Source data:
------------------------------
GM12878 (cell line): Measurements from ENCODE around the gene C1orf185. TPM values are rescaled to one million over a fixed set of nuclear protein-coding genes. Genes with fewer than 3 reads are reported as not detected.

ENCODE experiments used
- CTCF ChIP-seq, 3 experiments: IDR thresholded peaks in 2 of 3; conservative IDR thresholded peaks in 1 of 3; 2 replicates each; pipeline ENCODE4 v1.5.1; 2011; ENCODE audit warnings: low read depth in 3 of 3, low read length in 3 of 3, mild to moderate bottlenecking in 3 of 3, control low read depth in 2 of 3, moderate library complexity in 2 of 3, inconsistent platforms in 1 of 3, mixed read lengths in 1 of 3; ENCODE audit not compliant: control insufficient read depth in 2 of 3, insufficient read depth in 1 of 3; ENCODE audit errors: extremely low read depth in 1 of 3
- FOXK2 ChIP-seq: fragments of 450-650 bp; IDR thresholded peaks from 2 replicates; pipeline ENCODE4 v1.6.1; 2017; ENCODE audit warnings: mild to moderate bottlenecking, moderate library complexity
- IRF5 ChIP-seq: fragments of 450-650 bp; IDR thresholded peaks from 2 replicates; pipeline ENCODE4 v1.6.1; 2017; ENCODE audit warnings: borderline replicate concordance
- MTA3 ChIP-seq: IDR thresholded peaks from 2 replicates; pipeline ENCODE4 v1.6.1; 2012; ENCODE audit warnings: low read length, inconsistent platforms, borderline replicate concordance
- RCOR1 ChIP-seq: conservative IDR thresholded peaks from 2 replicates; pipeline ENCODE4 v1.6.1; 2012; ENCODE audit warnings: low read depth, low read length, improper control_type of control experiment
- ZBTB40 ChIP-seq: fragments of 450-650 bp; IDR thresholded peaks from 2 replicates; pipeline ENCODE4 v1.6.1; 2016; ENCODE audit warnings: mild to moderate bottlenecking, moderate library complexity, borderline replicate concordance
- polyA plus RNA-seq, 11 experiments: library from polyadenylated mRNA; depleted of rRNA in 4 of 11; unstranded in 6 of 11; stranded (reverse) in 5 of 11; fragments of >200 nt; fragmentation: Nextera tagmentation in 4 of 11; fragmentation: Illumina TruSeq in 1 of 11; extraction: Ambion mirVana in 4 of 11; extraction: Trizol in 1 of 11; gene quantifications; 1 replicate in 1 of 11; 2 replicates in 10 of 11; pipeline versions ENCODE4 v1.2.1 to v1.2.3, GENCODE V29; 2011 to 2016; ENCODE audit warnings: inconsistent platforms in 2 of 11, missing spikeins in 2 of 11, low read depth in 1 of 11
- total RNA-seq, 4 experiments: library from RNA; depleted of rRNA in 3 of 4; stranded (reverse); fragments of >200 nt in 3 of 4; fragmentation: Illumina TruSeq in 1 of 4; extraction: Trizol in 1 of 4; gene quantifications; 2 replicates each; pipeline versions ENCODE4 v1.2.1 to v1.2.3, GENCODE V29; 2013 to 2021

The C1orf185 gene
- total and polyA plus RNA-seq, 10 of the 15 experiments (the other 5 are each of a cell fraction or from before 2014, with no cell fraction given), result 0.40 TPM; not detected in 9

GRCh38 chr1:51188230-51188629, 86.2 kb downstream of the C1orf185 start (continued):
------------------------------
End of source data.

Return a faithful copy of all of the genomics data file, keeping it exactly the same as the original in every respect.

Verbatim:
GM12878 (cell line): Measurements from ENCODE around the gene C1orf185. TPM values are rescaled to one million over a fixed set of nuclear protein-coding genes. Genes with fewer than 3 reads are reported as not detected.

ENCODE experiments used
- CTCF ChIP-seq, 3 experiments: IDR thresholded peaks in 2 of 3; conservative IDR thresholded peaks in 1 of 3; 2 replicates each; pipeline ENCODE4 v1.5.1; 2011; ENCODE audit warnings: low read depth in 3 of 3, low read length in 3 of 3, mild to moderate bottlenecking in 3 of 3, control low read depth in 2 of 3, moderate library complexity in 2 of 3, inconsistent platforms in 1 of 3, mixed read lengths in 1 of 3; ENCODE audit not compliant: control insufficient read depth in 2 of 3, insufficient read depth in 1 of 3; ENCODE audit errors: extremely low read depth in 1 of 3
- FOXK2 ChIP-seq: fragments of 450-650 bp; IDR thresholded peaks from 2 replicates; pipeline ENCODE4 v1.6.1; 2017; ENCODE audit warnings: mild to moderate bottlenecking, moderate library complexity
- IRF5 ChIP-seq: fragments of 450-650 bp; IDR thresholded peaks from 2 replicates; pipeline ENCODE4 v1.6.1; 2017; ENCODE audit warnings: borderline replicate concordance
- MTA3 ChIP-seq: IDR thresholded peaks from 2 replicates; pipeline ENCODE4 v1.6.1; 2012; ENCODE audit warnings: low read length, inconsistent platforms, borderline replicate concordance
- RCOR1 ChIP-seq: conservative IDR thresholded peaks from 2 replicates; pipeline ENCODE4 v1.6.1; 2012; ENCODE audit warnings: low read depth, low read length, improper control_type of control experiment
- ZBTB40 ChIP-seq: fragments of 450-650 bp; IDR thresholded peaks from 2 replicates; pipeline ENCODE4 v1.6.1; 2016; ENCODE audit warnings: mild to moderate bottlenecking, moderate library complexity, borderline replicate concordance
- polyA plus RNA-seq, 11 experiments: library from polyadenylated mRNA; depleted of rRNA in 4 of 11; unstranded in 6 of 11; stranded (reverse) in 5 of 11; fragments of >200 nt; fragmentation: Nextera tagmentation in 4 of 11; fragmentation: Illumina TruSeq in 1 of 11; extraction: Ambion mirVana in 4 of 11; extraction: Trizol in 1 of 11; gene quantifications; 1 replicate in 1 of 11; 2 replicates in 10 of 11; pipeline versions ENCODE4 v1.2.1 to v1.2.3, GENCODE V29; 2011 to 2016; ENCODE audit warnings: inconsistent platforms in 2 of 11, missing spikeins in 2 of 11, low read depth in 1 of 11
- total RNA-seq, 4 experiments: library from RNA; depleted of rRNA in 3 of 4; stranded (reverse); fragments of >200 nt in 3 of 4; fragmentation: Illumina TruSeq in 1 of 4; extraction: Trizol in 1 of 4; gene quantifications; 2 replicates each; pipeline versions ENCODE4 v1.2.1 to v1.2.3, GENCODE V29; 2013 to 2021

The C1orf185 gene
- total and polyA plus RNA-seq, 10 of the 15 experiments (the other 5 are each of a cell fraction or from before 2014, with no cell fraction given), result 0.40 TPM; not detected in 9

GRCh38 chr1:51188230-51188629, 86.2 kb downstream of the C1orf185 start (continued):